Overweight or obese patients can present suctioning difficulties. Because most American adults are overweight or obese, medical providers must train in the treatment of bariatric patients. These patients are highly susceptible to airway difficulties, particularly during surgery. The following strategies can help you effectively suction bariatric patients, even when they present with difficult airways.
Know When to Suction
Though obese patients are more likely to have airway difficulties, particularly during surgery, routine suctioning is not appropriate. Follow the same guidelines for suctioning that you would for any other patient, including:
- Audible respiratory sounds in a patient who is unable to clear their airway
- An airway obstruction
- Aspiration or high aspiration risk
Additionally, some obese patients struggle to spontaneously breathe during surgical procedures, so you must be prepared to suction and intubate.
Be Prepared for a Difficult Airway
Bariatric patients are more likely to present with a difficult airway, especially if they have underlying comorbidities. One of the biggest issues is often a matter of positioning. If your patient has mobility issues, you may struggle to get them into a safe suctioning position. Having two team members work together can reduce the risk of failed intubation, as well as injury to the patient.
Use the LEMON acronym to assess the probability of a difficult airway:
- L: Look at the airway for signs of a challenging intubation, such as missing teeth, a large tongue, or a broken jaw.
- E: Evaluate using the 3-3-2 rule. The mouth should be at least three fingers wide when open. The space from the chin to the hyoid bone should also be three fingers wide. The length of the space between the thyroid notch and hyoid bone must be at least two inches wide.
- M: Mallampati score. Assign a score to predict airway difficulty.
- O: Obstruction. Assess for medical conditions that might result in a physical airway obstruction, as well as the obstructions themselves.
- N: Neck mobility. Any neck mobility limitations, including those related to obesity or poor muscle tone, can undermine suction.
Train for the Real World
Suction training sessions rarely mimic the complicated realities of treating human patients. Adjust your training sessions so that they include the wide variety of experiences you are likely to encounter in the real world, including intubating obese patients in high-stress situations, such as those that may follow a mass casualty or a car accident. The more accustomed you become to these stressful, difficult situations, the better prepared you will be when you encounter them in real life.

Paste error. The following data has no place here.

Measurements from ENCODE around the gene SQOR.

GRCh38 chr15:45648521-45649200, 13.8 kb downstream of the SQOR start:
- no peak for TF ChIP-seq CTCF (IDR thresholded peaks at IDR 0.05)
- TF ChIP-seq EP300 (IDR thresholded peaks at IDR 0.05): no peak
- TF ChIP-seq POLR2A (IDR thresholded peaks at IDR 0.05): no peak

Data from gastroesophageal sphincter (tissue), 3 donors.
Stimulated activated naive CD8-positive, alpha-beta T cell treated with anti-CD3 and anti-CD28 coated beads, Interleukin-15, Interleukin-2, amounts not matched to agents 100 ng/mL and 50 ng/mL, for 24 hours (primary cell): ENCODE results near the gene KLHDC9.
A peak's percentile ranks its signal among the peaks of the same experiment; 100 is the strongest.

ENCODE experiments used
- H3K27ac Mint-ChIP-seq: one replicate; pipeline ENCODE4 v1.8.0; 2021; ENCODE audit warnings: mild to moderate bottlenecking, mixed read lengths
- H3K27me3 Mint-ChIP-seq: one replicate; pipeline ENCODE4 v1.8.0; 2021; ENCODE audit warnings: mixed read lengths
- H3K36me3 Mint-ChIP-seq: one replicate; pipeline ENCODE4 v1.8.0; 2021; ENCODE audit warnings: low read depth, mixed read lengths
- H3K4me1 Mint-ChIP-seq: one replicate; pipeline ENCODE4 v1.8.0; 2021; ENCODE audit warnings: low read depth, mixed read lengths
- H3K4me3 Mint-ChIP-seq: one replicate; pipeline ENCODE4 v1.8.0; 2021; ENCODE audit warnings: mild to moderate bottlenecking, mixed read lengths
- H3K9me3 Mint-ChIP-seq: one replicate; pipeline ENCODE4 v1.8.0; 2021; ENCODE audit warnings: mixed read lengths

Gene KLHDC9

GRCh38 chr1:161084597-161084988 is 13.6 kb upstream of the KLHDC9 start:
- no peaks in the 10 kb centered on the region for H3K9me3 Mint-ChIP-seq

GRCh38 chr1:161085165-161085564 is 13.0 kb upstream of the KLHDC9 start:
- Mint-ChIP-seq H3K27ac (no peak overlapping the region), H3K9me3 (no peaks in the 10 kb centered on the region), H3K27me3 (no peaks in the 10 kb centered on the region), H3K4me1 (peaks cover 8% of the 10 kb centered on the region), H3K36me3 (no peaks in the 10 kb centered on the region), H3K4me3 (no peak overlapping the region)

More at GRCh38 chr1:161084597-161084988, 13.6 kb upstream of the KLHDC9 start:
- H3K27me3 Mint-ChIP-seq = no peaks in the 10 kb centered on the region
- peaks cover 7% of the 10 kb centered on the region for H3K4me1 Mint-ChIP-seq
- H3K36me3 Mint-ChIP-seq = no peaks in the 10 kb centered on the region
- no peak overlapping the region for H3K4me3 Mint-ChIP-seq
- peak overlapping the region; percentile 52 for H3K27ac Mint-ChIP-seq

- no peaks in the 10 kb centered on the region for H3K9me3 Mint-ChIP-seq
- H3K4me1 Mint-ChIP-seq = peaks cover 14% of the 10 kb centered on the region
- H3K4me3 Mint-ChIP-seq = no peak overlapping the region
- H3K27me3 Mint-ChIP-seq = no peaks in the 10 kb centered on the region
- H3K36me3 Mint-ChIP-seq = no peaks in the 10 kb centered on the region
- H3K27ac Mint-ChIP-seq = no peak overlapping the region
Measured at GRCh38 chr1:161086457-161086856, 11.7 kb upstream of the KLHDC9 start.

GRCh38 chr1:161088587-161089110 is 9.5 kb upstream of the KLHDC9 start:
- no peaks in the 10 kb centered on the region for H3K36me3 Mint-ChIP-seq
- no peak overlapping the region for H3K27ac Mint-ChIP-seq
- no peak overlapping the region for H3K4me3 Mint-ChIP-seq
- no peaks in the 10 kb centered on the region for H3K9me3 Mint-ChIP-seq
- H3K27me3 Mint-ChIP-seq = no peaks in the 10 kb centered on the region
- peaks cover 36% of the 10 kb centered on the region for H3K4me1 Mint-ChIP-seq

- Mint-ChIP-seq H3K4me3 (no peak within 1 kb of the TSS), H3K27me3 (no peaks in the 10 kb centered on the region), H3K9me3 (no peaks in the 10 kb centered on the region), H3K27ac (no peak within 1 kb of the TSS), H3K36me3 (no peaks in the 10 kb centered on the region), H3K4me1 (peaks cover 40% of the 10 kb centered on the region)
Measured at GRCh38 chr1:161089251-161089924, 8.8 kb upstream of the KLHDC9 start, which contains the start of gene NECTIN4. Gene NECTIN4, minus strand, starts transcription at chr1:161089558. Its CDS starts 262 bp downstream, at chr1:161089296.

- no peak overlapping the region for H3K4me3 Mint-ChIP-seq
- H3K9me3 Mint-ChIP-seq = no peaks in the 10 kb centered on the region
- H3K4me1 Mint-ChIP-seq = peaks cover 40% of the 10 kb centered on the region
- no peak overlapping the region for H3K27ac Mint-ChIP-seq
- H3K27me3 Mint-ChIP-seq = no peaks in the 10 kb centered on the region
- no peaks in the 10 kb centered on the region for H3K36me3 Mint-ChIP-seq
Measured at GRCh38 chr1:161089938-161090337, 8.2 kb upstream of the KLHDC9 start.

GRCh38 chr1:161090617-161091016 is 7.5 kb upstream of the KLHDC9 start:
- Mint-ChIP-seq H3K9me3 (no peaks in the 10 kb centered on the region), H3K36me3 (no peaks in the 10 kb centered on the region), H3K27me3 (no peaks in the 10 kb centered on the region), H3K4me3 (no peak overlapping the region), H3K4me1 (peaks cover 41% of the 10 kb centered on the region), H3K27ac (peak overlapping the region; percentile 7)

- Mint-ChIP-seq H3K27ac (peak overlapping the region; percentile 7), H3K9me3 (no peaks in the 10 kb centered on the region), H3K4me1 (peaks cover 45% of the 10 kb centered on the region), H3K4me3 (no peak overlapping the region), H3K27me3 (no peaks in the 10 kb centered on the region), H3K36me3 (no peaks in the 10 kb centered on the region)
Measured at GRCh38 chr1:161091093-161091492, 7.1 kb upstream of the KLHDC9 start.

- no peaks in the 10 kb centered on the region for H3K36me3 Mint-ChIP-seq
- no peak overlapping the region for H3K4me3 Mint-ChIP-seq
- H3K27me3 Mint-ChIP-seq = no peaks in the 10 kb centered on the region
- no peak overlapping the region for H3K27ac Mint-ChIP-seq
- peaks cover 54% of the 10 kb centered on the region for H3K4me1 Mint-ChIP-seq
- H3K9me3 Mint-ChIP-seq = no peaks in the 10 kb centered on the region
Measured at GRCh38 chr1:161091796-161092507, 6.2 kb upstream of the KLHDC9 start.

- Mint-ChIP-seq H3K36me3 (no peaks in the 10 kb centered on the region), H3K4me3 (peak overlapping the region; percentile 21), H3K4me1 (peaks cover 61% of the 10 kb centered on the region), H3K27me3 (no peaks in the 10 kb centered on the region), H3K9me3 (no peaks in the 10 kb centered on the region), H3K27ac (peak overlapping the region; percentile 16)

Prevent Suction Complications
Suctioning-related complications are more common in bariatric patients because they are more likely to present with a difficult airway and comorbidities. So although you must follow best practices with every patient, doing so is of the utmost importance with the bariatric patient. Always preoxygenate the patient. Never suction for longer than 10-15 seconds, and choose the size of the catheter based on the endotracheal tube size—not the patient’s size. A large patient might still need a typically sized catheter. Monitor the patient for signs of distress, and do not immediately attribute distress to the patient’s body size.
Be Prepared for Emergency Suction
One of the biggest challenges of treating a bariatric patient is moving them in an emergency. Wall-mounted suction won’t help in these scenarios. You must be prepared with an emergency unit, even if your agency primarily relies on wall-based suction units. With emergency suction, you can tend to the patient wherever you find them, improving outcomes and reducing the risk to first responders of attempting to quickly move them in an emergency. For help finding the ideal machine for your agency, download our free guide, The Ultimate Guide to Purchasing a Portable Emergency Suction Device.